Film & TV

The Report’s Enhanced Cynicism Techniques

Adam Driver in The Report (Atsushi Nishijima/Amazon)
The new political thriller invokes nostalgic media cynicism.

By redacting the more explanatory title “The Torture Report” into simply The Report (as illustrated in its advertising graphics), the new political thriller about abuses at the Abu Ghraib prison in 2003 winds up diminishing itself.

Writer-director Scott Z. Burns is suggesting that the CIA’s ruthless enhanced interrogation techniques (waterboarding and more), as sanctioned by the Bush administration, represent generic, ubiquitous military procedure — a scandal that exposes unending U.S. government panic and incompetence.

This idea of America’s dishonor is a favorite point of progressives hoping to argue for the humanity — the moral superiority — of their own preferred policies. Thus, The Report matches the snarky journalism of Vice Media, the company that produced this film memorializing Senator Dianne Feinstein’s staff investigation on failures of military intelligence while simultaneously portraying Feinstein (Annette Bening) as a principled, humanitarian authority.

It is Feinstein who tasks ambitious political wonk Dan Jones (Adam Driver) with exploring the CIA’s wartime routines and preparing a report on its various, outsourced methods of finding information about al-Qaeda terrorist activity, how blacksite operations were conducted, and the mistreatment of prisoners. Feinstein’s report, released in 2014, says the torture yielded no useful information.

As a movie, The Report repeats the same snide perspective as Errol Morris’s Standard Operating Procedure, but it’s less showy. Burns lacks a sense of urgency, so the movie feels like something that sat on a shelf since 2004. (Only Obama’s detached voice on a speaker phone seems fresh — his detachment is hilarious.) Its ancient history seems especially untimely given how recent events have forced the public to be perhaps even more cynical than Vice Media about the CIA and the deep state. (A subplot about Obama’s CIA head John Brennan — played by Ted Levine who was Jame Gumb in Silence of the Lambs — is a surprising inclusion made even more baffling when its revelation of obstreperous Brennan defending his agency’s covert actions goes nowhere. This view of Brennan seems stuck in a time warp.)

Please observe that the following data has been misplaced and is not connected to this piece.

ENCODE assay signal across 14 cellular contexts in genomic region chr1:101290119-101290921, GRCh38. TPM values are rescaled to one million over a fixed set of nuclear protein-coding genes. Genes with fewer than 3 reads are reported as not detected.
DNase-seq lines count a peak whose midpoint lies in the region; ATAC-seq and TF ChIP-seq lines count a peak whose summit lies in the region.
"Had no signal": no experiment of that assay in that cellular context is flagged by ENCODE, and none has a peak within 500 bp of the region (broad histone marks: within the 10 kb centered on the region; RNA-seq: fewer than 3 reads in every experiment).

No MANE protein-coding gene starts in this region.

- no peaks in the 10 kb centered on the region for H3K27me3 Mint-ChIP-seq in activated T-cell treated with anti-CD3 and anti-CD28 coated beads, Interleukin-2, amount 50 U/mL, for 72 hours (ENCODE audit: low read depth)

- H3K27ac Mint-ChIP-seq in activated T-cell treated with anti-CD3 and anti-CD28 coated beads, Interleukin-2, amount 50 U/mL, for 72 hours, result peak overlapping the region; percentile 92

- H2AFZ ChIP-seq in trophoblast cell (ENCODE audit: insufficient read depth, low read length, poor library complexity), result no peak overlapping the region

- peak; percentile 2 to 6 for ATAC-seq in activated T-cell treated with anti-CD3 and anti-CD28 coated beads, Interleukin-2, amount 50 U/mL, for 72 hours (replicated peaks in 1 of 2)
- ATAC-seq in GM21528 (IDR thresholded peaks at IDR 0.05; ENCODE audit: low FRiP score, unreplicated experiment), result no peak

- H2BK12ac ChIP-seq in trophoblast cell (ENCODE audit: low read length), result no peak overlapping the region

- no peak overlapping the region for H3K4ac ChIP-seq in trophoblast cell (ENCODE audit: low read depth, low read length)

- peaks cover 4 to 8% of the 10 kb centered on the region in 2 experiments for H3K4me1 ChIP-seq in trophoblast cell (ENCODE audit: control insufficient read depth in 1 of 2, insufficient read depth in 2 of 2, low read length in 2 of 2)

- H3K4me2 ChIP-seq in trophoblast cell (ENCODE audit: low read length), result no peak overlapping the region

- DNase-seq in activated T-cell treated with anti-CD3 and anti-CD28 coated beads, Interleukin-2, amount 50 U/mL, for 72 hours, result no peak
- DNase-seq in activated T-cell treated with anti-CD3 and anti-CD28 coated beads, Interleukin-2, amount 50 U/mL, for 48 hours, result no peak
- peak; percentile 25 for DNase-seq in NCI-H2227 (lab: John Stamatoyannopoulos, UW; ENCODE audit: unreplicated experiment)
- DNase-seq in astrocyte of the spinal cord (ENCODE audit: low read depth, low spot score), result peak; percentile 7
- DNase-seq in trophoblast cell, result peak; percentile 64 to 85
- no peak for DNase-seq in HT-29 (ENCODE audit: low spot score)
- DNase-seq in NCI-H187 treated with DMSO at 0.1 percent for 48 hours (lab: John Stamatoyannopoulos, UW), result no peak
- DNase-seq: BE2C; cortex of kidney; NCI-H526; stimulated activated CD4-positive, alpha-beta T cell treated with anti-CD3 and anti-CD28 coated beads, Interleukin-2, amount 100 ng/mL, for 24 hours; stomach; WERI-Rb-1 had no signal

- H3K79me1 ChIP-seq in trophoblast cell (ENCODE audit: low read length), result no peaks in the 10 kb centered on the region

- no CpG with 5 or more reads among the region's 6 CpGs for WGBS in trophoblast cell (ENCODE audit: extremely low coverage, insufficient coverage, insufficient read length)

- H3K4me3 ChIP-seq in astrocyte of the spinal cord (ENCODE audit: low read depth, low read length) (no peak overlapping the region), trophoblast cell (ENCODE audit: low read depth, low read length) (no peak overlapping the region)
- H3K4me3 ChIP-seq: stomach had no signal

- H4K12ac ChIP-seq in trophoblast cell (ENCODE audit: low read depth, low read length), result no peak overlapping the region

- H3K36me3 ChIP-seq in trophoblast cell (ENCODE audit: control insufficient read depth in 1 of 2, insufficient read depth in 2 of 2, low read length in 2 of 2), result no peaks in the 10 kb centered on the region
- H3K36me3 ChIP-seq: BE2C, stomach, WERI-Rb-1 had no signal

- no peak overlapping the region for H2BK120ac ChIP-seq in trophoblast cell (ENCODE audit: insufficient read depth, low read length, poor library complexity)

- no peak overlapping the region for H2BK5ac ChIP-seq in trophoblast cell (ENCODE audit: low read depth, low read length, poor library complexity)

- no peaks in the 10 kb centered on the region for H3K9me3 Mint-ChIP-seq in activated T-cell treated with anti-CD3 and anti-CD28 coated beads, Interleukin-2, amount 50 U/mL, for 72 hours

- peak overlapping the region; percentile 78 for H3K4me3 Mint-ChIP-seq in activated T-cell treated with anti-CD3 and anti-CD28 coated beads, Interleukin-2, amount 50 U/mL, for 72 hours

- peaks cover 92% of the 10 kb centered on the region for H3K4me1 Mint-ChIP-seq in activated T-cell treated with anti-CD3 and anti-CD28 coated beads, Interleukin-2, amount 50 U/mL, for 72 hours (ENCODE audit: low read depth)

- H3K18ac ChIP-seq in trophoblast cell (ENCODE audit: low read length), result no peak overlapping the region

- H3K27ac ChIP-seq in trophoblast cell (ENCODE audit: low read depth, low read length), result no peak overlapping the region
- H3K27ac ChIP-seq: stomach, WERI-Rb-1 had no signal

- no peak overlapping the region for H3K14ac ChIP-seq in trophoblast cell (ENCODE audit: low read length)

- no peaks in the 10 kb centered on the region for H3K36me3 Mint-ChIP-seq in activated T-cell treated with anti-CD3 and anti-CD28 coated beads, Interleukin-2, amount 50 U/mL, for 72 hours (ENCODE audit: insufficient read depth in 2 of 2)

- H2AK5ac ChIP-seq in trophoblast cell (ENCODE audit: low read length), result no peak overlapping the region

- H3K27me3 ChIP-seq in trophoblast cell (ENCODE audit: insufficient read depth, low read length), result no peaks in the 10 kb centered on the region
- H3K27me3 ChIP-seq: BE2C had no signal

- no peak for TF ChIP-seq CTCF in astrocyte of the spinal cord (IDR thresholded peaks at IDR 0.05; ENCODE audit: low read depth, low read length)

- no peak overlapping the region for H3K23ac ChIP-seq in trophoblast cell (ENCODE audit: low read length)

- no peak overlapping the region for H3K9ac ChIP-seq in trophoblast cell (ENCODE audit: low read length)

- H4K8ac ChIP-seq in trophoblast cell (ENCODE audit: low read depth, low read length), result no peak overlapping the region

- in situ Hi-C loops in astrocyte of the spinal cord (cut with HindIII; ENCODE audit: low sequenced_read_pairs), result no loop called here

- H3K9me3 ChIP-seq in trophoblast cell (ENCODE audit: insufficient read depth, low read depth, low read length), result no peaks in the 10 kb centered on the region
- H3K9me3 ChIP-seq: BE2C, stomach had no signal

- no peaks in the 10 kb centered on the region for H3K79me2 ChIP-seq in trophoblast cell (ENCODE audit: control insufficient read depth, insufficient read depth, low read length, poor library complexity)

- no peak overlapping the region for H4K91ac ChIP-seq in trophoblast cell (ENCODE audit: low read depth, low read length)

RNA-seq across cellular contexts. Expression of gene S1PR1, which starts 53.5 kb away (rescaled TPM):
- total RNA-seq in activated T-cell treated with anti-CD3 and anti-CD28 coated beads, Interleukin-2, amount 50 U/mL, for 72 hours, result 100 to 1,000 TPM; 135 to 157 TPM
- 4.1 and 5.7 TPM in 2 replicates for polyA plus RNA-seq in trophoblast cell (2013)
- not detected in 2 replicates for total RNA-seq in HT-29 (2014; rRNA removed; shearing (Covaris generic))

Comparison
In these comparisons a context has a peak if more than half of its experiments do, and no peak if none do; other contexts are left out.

Filmed in nearly monochrome drabness as if Burns chose a cliché documentary visual style, The Report looks like nostalgia for that period after George W. Bush won the election when the media felt American guilt was to blame for 9/11 and so could comfortably — brazenly — call Bush stupid as if it was a matter of fact, not vitriol, and without getting clapped back.

That was, perhaps, the start of the media’s decline into incivility which explains The Report’s nostalgia for cynicism. It predictably imitates that damnable All the President’s Men formula: Jones meets secret sources in shadowy Beltway parking garages. Anxious to expose what he’s discovered as part of his governmental duty, he consults a lawyer who warns him he could go to prison, and, of course, a New York Times reporter who announces “You don’t have a legal problem; you have a sunlight problem.”

That belief in betrayal through unauthorized disclosure confirms and normalizes Vice Media doctrine; the film zips past examining whatever personal and political ethics Jones might have had. He enters government as a ready-made cynic, hungry for power and self-justification as shown when he insists that he “relocated” rather than “stole” government documents.

Jones’ dissembling should give viewers a chill when it recalls the arrogant audacity currently displayed by narcissistic political bureaucrats. But Burns’s progressive sanctimony shifts from the dread and fatigue Jones feels in his lead-walled skiff to Feinstein’s supposed probity in her sunlit office with an ethnically diverse staff. These disingenuous characterizations — the zealous youngster and the wise schoolmarm — are trite.

The tight smugness of Driver and Bening’s performances suggests that they themselves must know the film’s presumed black-and-white split between military and bureaucratic behavior is a crock. They sell the useless fantasy that hawks and liberals exercise power differently. Bening delivers Feinstein’s cliched “Stain on our values . . . never again” speech with no conviction. It’s not the big oratorical moment expected, or that every darkness-to-light movie needs.

“Oversight” and “accountability” are mentioned throughout The Report, but they’ve been redacted from this pseudo-history.

Armond White, a culture critic, writes about movies for National Review and is the author of New Position: The Prince Chronicles.

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